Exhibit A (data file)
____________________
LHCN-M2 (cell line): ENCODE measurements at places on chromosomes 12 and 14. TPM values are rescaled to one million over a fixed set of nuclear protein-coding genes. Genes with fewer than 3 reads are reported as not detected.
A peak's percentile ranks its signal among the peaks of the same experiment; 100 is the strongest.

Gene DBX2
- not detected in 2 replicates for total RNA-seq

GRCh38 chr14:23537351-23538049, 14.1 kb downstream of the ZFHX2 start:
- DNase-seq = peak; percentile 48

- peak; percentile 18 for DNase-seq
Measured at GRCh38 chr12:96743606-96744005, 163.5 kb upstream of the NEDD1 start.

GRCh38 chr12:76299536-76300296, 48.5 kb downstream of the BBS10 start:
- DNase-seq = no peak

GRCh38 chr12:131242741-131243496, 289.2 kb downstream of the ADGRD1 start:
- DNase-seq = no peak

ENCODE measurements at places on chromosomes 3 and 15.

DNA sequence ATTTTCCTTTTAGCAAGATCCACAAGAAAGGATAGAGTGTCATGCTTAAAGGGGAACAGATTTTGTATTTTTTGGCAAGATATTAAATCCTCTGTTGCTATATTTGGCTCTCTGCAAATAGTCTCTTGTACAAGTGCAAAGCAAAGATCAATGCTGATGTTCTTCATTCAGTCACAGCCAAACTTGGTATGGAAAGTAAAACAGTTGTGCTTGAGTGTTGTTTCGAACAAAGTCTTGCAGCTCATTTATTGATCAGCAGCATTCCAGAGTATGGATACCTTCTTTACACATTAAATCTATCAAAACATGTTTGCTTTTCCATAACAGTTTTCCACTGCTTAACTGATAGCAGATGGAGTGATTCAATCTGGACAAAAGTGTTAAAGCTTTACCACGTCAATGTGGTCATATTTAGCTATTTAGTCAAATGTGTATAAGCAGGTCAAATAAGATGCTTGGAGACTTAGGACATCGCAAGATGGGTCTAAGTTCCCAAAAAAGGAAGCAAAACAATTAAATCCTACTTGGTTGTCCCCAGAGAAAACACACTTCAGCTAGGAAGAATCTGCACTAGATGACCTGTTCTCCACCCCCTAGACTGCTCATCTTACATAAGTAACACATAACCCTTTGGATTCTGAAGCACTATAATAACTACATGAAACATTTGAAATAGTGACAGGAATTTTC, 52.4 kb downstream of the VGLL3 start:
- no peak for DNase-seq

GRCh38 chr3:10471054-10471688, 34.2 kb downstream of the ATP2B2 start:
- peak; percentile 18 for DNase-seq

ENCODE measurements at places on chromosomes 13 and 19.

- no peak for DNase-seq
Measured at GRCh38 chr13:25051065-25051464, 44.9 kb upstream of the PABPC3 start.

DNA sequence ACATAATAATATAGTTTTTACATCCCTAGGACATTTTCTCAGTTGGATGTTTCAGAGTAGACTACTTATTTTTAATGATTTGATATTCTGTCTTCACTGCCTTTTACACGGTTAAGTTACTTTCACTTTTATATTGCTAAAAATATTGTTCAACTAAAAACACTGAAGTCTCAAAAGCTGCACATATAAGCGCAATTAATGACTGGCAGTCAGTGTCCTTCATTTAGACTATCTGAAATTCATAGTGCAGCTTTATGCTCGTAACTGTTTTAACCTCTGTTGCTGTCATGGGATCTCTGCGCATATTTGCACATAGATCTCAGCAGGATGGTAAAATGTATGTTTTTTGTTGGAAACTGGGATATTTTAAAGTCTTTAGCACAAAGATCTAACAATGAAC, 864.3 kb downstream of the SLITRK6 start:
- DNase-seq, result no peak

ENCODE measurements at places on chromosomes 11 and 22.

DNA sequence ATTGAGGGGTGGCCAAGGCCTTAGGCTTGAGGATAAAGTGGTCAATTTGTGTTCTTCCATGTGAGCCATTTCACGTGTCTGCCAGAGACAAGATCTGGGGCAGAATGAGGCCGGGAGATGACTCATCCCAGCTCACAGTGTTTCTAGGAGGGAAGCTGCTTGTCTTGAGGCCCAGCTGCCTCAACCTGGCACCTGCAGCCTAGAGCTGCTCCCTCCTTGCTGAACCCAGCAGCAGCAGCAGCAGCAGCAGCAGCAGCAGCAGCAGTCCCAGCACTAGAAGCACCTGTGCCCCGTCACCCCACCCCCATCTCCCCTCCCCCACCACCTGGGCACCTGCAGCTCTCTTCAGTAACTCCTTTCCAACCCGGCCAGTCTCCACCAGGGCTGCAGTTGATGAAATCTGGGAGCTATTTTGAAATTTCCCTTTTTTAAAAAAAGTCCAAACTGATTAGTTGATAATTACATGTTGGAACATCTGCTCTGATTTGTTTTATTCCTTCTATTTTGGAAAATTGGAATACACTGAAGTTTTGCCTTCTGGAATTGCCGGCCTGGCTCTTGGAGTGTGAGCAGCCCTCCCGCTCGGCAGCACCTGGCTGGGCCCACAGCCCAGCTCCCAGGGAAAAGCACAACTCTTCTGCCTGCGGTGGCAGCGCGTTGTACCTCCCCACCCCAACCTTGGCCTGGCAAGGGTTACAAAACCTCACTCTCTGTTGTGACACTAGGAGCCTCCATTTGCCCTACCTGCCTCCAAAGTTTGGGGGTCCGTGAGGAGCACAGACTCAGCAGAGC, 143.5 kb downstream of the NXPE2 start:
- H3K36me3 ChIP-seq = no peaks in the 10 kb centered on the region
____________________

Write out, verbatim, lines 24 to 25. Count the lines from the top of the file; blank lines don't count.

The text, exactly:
DNA sequence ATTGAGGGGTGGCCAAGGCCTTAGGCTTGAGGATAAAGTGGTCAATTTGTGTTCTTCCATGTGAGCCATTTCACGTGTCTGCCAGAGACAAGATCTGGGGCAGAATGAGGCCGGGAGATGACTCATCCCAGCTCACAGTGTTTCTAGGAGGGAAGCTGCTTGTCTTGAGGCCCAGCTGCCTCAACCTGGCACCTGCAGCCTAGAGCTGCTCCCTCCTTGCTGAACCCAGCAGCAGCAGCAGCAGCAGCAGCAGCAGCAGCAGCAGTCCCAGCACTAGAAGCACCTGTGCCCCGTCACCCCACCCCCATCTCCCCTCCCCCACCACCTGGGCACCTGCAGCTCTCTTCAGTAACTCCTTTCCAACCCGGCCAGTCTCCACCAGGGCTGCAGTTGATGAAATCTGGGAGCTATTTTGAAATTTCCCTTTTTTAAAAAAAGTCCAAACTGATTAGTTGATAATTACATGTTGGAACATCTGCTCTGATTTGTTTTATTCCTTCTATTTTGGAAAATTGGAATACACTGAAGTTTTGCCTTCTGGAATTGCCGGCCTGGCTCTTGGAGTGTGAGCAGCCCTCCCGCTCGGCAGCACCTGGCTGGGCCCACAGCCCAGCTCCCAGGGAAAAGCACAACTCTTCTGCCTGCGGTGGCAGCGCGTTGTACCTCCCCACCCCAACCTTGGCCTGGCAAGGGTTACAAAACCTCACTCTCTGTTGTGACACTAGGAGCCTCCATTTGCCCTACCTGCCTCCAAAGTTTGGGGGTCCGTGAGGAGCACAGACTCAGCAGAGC, 143.5 kb downstream of the NXPE2 start:
- H3K36me3 ChIP-seq = no peaks in the 10 kb centered on the region